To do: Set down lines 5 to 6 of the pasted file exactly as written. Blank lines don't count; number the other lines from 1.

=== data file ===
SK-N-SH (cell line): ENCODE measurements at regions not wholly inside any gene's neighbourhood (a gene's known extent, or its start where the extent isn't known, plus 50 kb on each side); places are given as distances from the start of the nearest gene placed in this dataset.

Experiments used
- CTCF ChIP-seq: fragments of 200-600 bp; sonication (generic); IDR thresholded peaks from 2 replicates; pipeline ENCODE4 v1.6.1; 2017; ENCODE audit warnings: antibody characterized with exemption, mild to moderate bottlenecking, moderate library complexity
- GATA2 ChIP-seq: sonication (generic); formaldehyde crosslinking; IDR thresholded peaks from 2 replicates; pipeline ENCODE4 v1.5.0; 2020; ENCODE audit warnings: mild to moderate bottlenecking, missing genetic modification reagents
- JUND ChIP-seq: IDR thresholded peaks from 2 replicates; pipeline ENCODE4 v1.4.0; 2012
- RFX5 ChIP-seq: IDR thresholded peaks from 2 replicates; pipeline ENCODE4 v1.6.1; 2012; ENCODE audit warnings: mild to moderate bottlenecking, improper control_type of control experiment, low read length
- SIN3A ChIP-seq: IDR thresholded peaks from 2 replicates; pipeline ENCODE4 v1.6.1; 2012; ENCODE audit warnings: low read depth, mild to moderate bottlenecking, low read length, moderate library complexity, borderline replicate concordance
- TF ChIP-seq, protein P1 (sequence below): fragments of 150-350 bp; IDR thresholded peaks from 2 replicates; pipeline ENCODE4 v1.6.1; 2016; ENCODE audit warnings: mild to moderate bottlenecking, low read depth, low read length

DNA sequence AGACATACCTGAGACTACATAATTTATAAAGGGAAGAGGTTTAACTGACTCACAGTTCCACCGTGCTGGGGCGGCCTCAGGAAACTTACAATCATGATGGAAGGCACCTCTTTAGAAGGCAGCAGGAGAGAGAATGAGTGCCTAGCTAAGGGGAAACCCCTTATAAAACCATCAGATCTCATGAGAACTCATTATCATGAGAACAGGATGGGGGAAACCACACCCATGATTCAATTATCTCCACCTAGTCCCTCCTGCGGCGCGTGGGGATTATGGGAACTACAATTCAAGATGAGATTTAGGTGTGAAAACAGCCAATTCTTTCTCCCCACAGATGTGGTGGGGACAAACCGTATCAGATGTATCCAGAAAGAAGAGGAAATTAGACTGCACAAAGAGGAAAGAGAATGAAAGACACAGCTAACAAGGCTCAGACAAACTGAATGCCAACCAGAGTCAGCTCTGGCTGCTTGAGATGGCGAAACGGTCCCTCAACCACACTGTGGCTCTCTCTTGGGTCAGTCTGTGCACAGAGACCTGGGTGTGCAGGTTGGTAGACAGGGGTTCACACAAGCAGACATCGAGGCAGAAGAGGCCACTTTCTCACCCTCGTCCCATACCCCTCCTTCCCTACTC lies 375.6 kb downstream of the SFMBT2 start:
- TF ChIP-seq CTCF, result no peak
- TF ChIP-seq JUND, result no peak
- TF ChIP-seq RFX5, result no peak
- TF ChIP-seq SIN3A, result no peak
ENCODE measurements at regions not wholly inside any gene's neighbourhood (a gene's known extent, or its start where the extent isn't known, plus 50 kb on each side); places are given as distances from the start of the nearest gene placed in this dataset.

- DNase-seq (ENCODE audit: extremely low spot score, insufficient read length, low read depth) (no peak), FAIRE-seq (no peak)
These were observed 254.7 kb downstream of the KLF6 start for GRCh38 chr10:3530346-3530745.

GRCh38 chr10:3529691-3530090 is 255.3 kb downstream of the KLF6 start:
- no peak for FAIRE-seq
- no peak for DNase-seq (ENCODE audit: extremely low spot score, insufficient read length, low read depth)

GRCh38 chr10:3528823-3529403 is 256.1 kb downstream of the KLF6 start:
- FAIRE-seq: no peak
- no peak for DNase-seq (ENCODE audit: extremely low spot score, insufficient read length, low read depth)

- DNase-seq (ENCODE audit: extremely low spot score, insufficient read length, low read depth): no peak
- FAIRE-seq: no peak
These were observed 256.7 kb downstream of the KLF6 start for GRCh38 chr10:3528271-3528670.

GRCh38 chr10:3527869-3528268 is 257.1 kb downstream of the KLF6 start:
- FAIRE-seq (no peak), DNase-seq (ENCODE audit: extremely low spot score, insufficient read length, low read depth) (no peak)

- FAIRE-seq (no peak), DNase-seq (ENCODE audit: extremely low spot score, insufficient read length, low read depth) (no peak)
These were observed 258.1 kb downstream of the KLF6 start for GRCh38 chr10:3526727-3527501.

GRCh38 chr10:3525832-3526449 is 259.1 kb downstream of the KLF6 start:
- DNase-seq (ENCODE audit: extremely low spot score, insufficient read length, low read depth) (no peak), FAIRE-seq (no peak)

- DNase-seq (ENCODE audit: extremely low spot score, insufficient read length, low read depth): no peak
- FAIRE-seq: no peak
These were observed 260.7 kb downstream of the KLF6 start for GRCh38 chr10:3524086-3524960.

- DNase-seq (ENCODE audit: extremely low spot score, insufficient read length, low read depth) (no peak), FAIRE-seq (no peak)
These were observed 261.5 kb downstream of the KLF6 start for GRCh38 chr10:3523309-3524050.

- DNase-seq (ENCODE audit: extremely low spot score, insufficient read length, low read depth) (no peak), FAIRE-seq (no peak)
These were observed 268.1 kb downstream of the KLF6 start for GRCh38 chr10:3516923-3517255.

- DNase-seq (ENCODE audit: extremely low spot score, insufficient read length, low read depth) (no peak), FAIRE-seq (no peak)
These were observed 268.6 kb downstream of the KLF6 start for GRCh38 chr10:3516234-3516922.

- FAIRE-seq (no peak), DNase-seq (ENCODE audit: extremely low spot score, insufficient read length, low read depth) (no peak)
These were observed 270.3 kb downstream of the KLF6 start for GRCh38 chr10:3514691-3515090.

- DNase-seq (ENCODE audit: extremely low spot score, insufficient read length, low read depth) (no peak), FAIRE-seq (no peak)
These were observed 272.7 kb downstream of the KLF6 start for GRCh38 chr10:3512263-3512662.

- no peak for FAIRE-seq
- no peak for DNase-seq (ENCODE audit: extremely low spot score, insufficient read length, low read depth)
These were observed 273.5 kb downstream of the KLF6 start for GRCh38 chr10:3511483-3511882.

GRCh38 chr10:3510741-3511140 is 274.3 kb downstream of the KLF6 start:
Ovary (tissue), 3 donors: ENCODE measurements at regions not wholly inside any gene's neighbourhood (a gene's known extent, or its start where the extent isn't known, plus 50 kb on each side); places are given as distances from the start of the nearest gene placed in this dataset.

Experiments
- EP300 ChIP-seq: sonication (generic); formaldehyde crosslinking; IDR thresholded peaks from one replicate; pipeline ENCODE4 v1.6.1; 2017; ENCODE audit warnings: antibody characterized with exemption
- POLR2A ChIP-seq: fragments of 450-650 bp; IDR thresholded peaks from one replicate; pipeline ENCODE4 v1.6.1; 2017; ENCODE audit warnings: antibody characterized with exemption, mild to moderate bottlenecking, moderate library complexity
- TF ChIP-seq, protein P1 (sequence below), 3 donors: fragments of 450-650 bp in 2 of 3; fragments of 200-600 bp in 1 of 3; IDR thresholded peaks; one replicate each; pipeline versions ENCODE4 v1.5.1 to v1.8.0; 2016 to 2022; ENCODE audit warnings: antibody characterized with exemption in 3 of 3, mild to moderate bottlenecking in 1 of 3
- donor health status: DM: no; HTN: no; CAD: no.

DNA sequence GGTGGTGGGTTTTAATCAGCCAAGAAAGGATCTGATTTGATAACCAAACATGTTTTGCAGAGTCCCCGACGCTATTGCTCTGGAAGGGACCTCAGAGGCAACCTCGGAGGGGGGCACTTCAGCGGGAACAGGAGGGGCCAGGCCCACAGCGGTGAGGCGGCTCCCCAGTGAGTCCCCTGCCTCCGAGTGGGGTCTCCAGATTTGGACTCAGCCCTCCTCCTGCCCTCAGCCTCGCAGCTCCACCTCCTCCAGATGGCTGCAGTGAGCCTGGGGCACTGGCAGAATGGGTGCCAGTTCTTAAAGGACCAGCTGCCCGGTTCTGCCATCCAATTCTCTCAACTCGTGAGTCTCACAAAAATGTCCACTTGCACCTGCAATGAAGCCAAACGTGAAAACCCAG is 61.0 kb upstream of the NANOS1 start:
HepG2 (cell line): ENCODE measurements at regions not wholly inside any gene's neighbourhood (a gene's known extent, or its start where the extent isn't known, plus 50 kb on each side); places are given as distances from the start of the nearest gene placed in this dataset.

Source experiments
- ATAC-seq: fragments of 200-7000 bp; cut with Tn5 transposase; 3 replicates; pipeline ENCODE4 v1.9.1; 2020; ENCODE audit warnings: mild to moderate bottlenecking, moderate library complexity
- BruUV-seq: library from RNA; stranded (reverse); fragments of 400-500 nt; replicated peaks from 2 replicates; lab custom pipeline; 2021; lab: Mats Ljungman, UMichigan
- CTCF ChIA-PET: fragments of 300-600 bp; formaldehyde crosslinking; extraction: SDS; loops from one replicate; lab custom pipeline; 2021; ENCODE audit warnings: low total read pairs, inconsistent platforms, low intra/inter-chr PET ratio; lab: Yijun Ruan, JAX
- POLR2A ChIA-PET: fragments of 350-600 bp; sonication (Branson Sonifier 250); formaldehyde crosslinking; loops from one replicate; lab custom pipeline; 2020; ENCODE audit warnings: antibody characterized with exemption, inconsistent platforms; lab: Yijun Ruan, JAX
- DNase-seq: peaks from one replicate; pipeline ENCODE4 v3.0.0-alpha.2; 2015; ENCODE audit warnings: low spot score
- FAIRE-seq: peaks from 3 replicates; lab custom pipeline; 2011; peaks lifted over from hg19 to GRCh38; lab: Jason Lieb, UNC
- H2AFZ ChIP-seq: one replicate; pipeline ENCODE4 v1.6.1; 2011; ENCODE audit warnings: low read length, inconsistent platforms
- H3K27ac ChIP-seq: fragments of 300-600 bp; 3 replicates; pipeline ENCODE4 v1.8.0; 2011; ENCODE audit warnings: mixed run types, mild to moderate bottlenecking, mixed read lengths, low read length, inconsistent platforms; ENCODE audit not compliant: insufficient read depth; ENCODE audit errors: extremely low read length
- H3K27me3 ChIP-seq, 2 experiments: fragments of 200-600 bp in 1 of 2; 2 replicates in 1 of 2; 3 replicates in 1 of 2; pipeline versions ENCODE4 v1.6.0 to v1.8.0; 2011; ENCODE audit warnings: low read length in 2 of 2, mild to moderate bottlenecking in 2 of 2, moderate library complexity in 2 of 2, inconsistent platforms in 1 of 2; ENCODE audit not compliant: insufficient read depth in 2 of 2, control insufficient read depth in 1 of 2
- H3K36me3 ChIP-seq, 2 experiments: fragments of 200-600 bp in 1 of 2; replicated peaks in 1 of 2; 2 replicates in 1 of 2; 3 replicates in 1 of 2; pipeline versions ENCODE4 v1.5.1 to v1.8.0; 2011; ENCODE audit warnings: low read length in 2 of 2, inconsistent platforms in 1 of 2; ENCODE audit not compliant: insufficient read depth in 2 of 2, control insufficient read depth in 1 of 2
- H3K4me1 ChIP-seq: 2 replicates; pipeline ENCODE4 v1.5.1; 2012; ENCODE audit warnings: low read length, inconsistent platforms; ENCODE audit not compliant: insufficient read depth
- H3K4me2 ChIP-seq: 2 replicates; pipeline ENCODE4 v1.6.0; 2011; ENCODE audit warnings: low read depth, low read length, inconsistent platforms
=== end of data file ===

- JUND ChIP-seq: IDR thresholded peaks from 2 replicates; pipeline ENCODE4 v1.4.0; 2012
- RFX5 ChIP-seq: IDR thresholded peaks from 2 replicates; pipeline ENCODE4 v1.6.1; 2012; ENCODE audit warnings: mild to moderate bottlenecking, improper control_type of control experiment, low read length